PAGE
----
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Lender's backers see downside of risk

September 17, 2007|Ronald D. White | Times Staff Writer

The three-line newspaper advertisement promised double-digit investment income. Robert Uhl was hooked.

It was 1989, and neither the short track record of Quality Home Loans nor its less-than-impressive one-secretary office in Oxnard could dampen Uhl's enthusiasm -- not after he heard Chief Executive John T. Gaiser speak airily of a coming boom in the real estate market.

"I immediately liked them, and we have been investing with them for the past 18 years. There has been a setback or two, but we just had good luck with them," said Uhl, who did well enough with those investments and his work installing and repairing communications systems to retire just three years later, at the age of 47.

But the ride came to a sudden end Aug. 21, when Quality filed for bankruptcy protection. It is one of a growing number of struggling or failed companies that offered loans to sub-prime borrowers -- those who didn't have good enough credit to qualify for a regular bank mortgage.

Uhl and his wife, Nancy, have $200,000 tied up in the company, and they could lose it all. More than 400 other individual investors, who handed Quality $5,000 to $5 million apiece, are facing the same possibility.

Quality specialized in "hard money" real estate loans, a kind of sub-prime netherworld for borrowers in or near foreclosure but with equity still left in their homes. Such borrowers are charged even higher interest rates than the usual sub-prime candidates.

Quality's website still lists the concessions the company was willing to make to do a home loan: "NO minimum [credit] score! . . . No mortgage or credit history required! . . . Unlimited cash out! . . . Current bankruptcy or 1 day out! . . . In foreclosure allowed!"

Quality and its affiliates were unusual because they made loans with money from individual investors as well as from other lenders. The small investors were promised a rate of return that could reach 14%.

Even now, many investors interviewed by The Times consider Gaiser and other Quality executives honest and shrewd money managers caught up in circumstances beyond their control. Most, stung by their financial mishap, didn't want their names published.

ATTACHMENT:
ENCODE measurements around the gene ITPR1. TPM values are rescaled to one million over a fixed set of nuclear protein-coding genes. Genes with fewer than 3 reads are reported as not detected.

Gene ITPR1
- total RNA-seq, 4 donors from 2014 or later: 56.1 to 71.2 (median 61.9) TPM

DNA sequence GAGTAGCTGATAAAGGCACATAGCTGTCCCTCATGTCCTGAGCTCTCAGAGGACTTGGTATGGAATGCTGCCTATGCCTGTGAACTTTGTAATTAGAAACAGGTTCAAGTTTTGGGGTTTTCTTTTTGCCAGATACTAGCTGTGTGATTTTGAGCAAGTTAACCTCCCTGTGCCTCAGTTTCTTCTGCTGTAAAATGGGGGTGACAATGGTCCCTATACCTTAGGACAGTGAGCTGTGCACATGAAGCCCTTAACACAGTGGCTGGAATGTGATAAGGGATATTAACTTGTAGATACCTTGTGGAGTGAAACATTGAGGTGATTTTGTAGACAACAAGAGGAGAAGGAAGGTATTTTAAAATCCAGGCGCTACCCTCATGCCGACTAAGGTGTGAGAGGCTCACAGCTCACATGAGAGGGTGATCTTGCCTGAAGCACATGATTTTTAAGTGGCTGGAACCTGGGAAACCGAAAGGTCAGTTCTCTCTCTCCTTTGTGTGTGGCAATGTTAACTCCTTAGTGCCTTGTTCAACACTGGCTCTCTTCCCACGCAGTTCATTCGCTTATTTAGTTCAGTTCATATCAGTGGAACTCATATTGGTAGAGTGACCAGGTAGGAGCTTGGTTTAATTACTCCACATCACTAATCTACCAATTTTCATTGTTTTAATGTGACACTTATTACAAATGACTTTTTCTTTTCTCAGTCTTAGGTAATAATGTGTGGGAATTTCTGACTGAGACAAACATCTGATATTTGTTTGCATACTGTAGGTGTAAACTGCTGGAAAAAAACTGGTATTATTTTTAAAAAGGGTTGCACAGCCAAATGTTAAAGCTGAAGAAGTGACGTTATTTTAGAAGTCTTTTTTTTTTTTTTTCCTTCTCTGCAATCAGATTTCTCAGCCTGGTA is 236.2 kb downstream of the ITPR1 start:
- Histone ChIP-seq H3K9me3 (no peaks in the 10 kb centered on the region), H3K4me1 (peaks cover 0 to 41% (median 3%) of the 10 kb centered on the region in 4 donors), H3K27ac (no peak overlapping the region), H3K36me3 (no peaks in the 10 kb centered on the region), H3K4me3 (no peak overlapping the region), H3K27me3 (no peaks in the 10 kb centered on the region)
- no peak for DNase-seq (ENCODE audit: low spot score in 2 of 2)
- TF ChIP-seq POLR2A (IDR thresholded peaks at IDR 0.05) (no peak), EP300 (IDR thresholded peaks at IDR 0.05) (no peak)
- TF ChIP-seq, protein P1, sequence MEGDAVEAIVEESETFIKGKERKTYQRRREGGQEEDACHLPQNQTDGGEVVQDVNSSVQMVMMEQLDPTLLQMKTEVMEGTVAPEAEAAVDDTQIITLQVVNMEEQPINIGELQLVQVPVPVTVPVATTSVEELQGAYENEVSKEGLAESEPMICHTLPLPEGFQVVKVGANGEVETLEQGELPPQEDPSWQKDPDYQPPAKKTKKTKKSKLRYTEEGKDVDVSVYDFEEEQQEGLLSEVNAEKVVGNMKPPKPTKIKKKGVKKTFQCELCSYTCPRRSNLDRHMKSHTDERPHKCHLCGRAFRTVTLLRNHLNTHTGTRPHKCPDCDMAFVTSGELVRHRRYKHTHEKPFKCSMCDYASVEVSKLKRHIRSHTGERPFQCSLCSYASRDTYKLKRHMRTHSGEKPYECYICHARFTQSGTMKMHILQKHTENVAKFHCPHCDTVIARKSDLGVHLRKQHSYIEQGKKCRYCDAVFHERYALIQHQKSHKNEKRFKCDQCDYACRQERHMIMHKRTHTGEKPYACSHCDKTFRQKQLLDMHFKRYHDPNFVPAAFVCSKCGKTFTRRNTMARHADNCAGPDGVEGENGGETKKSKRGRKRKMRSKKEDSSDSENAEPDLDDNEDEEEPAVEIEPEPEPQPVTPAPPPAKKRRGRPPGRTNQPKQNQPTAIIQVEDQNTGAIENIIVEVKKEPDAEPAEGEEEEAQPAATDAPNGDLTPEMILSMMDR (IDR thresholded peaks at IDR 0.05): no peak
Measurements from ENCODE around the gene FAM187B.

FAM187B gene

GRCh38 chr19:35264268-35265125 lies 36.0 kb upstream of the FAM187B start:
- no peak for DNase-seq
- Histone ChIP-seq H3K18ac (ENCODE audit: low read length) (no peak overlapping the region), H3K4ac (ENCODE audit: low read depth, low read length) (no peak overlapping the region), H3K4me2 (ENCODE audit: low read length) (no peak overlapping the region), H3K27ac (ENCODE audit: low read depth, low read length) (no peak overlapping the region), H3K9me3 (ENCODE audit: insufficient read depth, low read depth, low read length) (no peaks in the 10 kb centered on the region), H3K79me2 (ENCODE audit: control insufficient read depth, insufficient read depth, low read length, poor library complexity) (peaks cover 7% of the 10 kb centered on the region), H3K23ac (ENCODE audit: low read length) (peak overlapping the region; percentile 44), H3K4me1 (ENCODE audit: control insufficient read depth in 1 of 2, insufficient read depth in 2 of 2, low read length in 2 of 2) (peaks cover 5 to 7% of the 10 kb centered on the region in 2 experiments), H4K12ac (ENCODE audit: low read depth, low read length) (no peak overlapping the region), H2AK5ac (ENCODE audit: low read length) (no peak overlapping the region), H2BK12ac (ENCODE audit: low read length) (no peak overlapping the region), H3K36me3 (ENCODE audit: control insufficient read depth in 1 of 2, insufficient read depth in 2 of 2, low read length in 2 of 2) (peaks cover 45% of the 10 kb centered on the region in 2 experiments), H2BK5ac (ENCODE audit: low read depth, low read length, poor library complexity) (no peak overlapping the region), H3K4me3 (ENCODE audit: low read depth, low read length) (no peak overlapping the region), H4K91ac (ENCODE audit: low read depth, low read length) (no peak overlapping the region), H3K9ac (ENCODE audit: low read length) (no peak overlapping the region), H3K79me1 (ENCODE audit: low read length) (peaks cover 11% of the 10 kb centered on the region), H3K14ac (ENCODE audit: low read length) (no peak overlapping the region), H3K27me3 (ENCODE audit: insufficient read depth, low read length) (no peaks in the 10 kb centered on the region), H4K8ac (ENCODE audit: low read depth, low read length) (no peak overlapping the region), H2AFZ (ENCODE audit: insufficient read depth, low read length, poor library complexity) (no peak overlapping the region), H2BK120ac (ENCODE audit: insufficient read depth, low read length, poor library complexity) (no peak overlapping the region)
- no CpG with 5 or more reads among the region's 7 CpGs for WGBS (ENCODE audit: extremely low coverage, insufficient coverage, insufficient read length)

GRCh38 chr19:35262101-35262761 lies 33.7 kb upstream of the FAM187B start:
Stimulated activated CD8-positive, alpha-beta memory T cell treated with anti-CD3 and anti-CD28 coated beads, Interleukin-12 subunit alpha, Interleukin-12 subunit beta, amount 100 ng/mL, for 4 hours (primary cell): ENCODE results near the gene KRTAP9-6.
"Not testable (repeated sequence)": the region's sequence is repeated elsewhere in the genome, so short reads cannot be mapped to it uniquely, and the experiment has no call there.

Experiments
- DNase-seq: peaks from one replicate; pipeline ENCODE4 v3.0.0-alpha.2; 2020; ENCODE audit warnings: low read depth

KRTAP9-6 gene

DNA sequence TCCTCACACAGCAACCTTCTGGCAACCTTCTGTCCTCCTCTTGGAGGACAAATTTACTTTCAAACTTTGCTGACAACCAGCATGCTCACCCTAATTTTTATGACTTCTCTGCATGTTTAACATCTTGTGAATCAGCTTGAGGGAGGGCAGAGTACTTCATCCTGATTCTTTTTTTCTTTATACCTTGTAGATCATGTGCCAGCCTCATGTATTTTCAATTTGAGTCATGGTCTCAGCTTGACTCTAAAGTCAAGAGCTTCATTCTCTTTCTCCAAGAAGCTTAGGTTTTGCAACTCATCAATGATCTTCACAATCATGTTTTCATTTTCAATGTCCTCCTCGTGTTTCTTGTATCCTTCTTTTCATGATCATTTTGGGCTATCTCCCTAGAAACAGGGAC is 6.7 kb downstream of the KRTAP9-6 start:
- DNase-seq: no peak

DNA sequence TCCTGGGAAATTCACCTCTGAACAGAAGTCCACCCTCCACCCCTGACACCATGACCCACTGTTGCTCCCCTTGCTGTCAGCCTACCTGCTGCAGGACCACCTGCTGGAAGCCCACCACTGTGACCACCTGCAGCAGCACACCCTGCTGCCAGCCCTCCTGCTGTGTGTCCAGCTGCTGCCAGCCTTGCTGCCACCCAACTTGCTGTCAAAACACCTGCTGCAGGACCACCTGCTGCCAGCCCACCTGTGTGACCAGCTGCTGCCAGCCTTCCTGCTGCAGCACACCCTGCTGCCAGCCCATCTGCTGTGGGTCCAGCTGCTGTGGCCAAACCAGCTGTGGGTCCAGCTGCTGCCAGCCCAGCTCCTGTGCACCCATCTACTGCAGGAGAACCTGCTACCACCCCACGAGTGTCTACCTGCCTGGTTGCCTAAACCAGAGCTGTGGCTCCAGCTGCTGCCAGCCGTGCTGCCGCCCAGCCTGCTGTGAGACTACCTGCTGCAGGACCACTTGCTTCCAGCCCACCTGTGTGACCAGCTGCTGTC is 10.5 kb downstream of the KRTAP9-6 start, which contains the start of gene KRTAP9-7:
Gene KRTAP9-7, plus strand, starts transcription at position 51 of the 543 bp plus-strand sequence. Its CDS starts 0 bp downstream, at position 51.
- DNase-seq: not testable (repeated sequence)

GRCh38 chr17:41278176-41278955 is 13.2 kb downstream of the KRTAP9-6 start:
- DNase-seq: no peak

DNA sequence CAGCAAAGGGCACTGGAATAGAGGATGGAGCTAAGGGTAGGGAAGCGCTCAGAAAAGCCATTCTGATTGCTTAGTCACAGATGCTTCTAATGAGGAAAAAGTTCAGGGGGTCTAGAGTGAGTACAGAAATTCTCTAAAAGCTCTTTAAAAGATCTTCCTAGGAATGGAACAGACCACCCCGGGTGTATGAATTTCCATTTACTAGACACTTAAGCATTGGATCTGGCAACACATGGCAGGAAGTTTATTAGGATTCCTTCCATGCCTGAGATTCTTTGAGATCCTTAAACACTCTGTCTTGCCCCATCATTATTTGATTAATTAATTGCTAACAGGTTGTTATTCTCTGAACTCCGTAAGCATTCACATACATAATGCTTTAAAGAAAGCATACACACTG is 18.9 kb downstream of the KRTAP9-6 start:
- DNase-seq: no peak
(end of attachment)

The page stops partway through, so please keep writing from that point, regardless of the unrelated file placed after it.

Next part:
Quality, based these days in Agoura Hills, fell victim to "the recent instability of the national sub-prime market," Gaiser said in a bankruptcy declaration.

As part of the mortgage fallout, lender Countrywide Home Loans Inc. of Calabasas demanded additional collateral to fund Quality's loans, and another company demanded an $11.9-million margin call. A planned sale of 90% of the company to Santa Barbara hedge fund manager Pacificor disintegrated.

Quality, which last year made $461 million in loans and generated $49 million in revenue, continues to operate under Chapter 11 of the U.S. Bankruptcy Code. But on Aug. 23 it laid off 158 of its 191 employees, court records show. The bankruptcy filing listed assets of $222 million and liabilities of $160 million.

Early this month, Quality agreed to be acquired by Pacificor for an undisclosed amount, subject to Bankruptcy Court approval.

Gaiser was replaced as CEO by Alim Kassam, a senior credit analyst at Pacificor, but will remain as a consultant.

When asked whether investors would be made whole, Kassam said in a statement that "this is something we cannot comment on at this time." Efforts to reach Gaiser were unsuccessful.

The transaction will help speed Quality out of Bankruptcy Court, Pacificor principal Michael Klein said in a statement.

"The opportunity for this company has never been greater," Klein said. "The volume of loan applications at Quality is going through the roof as homeowners with significant equity and poor credit have fewer viable lenders to choose from in the current environment."

Quality's investors hope so.

Several of them came to the company through ads such as the one Uhl found in the Ventura County Star. Some stumbled onto Quality's website and decided to attend one of the company's free seminars. Others, including Gary Fasola, learned about the company through friends and relatives.

"Many of the investors were his friends," said Fasola, a 50-year-old mechanical design engineer turned real estate investor who stands to lose more than $600,000. "They had been with John for many years. There was trust."

"We didn't realize the risk," Fasola said. "For 2 1/2 years, the checks came out like clockwork on the first of the month. It was a very well-run company."

But the last checks went out Aug. 1. Some of the investors, scattered across the U.S., weren't even aware of the sudden downturn in the mortgage market.

"They had been sending out letters about how they were expanding and getting into more markets," Uhl said. "They sounded gung ho as recently as six months ago."

Fasola and the Uhls were among the more fortunate. Losing their investment with Quality would be weathered, but painfully, they said.

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